“Make no mistake, we are determined to lower average class sizes,” said Rep. Craig Horn, a Union County Republican who co-chairs the House K-12 budget committee. “That is a high priority for us, we’re pursuing that. We’re just going to stage it out, rather than doing it in one fell swoop.”
Members of a joint legislative budget committee approved the GOP-authored legislation—which includes a plan to relax some eligibility restrictions for Personal Education Savings Accounts—Thursday afternoon. Of particular import: The bill strips the requirement that an eligible recipient must have been a full-time student in a public school.
The controversial program provides a debit card for families of children with special needs to spend on private school enrollment.
Katherine Joyce, executive director of the N.C. Association of School Administrators, helped to negotiate the fix and called the bill a “viable solution.”
Reshaping the State Board of Elections and Ethics Enforcement
The North Carolina Supreme Court recently struck down a General Assembly law merging the State Board of Elections and State Ethics Commission, and lawmakers are trying to pass a fix before heading back to the lower court.
House Bill 90 also adds one seat to the State Board of Elections and Ethics Enforcement for someone who is not affiliated with either of the political parties with the most registered affiliates.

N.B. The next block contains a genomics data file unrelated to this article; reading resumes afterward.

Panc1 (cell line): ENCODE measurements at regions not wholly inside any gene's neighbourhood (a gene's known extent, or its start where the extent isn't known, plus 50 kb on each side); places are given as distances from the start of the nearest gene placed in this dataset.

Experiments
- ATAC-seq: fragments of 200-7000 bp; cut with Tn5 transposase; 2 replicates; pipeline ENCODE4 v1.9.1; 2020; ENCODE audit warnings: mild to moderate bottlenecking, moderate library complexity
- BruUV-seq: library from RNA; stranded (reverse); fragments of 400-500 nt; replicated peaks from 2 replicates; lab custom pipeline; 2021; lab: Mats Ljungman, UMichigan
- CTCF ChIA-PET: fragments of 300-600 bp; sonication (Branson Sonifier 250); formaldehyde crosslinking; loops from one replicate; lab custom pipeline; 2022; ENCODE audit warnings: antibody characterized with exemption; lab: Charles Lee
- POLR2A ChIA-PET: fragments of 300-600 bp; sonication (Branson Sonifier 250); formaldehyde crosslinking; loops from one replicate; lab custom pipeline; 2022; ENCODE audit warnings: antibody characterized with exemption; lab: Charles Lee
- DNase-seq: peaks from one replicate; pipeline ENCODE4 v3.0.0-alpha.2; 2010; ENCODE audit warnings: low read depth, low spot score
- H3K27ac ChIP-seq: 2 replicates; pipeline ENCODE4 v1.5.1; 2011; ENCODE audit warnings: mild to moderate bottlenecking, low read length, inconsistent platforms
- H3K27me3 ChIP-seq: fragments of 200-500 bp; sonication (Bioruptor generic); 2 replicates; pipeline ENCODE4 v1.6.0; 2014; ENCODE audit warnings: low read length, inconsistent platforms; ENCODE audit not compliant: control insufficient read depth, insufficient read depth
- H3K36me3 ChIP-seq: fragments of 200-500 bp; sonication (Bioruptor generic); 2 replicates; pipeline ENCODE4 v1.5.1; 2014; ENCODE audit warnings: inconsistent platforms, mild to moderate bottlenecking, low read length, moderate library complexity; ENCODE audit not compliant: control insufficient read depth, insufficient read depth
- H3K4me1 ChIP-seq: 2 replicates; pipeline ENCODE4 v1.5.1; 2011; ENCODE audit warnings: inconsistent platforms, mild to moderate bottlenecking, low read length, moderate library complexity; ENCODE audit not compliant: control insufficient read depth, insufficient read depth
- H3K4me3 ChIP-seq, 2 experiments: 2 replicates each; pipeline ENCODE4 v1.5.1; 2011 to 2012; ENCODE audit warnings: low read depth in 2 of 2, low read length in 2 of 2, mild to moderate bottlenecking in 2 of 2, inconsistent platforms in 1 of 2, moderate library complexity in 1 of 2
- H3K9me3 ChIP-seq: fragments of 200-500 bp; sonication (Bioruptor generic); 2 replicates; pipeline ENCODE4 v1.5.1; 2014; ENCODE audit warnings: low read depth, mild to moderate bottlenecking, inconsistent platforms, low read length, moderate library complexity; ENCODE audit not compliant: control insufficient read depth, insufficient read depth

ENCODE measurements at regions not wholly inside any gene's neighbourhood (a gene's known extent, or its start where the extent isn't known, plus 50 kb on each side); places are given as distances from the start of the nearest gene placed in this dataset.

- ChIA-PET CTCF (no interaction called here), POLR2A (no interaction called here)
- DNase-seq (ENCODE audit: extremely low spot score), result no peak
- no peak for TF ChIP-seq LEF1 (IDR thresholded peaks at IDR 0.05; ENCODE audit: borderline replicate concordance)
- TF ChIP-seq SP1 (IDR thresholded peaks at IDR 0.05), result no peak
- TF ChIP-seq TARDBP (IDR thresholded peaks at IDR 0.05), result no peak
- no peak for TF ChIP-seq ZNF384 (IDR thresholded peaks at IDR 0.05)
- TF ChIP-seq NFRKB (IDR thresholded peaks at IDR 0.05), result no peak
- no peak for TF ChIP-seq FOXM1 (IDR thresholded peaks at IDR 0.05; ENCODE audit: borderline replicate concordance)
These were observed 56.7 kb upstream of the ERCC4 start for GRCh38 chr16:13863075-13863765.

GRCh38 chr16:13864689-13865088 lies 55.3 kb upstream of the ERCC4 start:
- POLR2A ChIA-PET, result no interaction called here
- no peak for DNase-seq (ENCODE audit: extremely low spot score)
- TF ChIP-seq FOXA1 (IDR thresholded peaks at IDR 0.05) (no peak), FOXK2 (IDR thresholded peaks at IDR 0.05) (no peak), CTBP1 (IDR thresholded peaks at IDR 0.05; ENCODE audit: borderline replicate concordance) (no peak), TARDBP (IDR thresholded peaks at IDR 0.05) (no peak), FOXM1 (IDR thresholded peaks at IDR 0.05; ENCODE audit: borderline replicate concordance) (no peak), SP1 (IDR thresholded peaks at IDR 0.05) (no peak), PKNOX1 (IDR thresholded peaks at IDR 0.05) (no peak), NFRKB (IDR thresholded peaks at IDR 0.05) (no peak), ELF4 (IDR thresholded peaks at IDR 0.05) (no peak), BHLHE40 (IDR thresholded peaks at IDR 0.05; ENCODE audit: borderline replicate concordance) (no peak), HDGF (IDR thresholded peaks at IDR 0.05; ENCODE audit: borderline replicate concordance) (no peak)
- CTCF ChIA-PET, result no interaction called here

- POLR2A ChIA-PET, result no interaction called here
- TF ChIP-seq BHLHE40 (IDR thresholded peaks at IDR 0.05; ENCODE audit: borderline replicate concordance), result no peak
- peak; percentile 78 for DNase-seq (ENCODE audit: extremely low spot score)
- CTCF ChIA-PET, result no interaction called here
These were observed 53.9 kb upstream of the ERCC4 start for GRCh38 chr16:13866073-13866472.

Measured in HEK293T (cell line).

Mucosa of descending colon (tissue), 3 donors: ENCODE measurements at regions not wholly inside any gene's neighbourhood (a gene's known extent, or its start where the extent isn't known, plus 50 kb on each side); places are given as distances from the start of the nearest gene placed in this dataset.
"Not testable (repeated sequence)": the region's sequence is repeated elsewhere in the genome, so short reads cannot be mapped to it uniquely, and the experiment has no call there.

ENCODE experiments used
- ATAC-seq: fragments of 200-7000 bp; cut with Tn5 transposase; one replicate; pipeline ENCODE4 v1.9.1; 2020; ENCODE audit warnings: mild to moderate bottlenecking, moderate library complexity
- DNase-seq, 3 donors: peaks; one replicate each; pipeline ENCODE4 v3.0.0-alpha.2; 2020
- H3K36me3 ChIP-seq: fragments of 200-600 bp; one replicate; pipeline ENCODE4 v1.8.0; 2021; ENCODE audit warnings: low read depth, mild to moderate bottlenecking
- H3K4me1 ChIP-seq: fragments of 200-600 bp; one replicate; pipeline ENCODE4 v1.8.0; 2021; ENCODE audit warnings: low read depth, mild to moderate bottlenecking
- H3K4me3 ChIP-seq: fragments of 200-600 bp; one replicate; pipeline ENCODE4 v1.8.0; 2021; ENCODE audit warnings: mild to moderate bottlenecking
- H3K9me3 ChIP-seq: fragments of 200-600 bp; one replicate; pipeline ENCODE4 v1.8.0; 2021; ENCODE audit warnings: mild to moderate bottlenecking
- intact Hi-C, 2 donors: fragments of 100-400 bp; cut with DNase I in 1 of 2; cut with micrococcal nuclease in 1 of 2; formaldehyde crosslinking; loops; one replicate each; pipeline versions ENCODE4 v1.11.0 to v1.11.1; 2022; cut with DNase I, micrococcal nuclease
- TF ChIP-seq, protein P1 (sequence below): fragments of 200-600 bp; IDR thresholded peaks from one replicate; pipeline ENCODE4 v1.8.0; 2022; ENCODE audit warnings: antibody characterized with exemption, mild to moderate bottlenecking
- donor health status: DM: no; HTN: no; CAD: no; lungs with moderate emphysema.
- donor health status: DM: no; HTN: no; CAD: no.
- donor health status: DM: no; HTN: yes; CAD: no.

That means the Board would consist of four Republican members, four Democratic members and one unaffiliated member. Cooper can appoint all nine members of the new board — eight from a list of names compiled by the majority parties and one from a list of two names compiled by the other eight appointed members.
“The purpose of this legislation is to implement the decision of the North Carolina Supreme Court … to give the Governor executive control over the Bipartisan State Board of Elections and Ethics Enforcement and to provide for representation on the State Board by unaffiliated and third-party voters,” the bill states.
Cooper’s office didn’t comment specifically on the election part of the bill but released a statement about the whole measure.
“It’s clear that the legislature finally bowed to public pressure on class size and expanding Pre-K, which is positive for our students, but it’s unfortunate that it has been lumped in with political shenanigans,” said spokeswoman Sadie Weiner.
Who Controls Pipeline Mitigation Fund
Another aspect of HB 90 addresses $57.8 million in funding from Dominion Power and Duke Energy that was announced last week in tandem with the Department of Environmental Quality’s approval of a key Atlantic Coast Pipeline permit.
Governor Cooper’s office wants the fund to be used for environmental mitigation initiatives.
Funds can also be used to ensure that local communities benefit economically from the pipeline by having access to natural gas from the pipeline, according to Cooper’s office.
But Republican legislators have labelled it a “slush fund” for the governor and want to earmark the money for the school districts in the eight counties impacted by the future pipeline.
Look for more heated debate as the legislature begins voting on the omnibus bill today.
Coming-up this afternoon Policy Watch environmental reporter Lisa Sorg will have much more on the mitigation project’s Memorandum of Understanding (MOU) and the grilling of Governor Cooper’s new legislative director.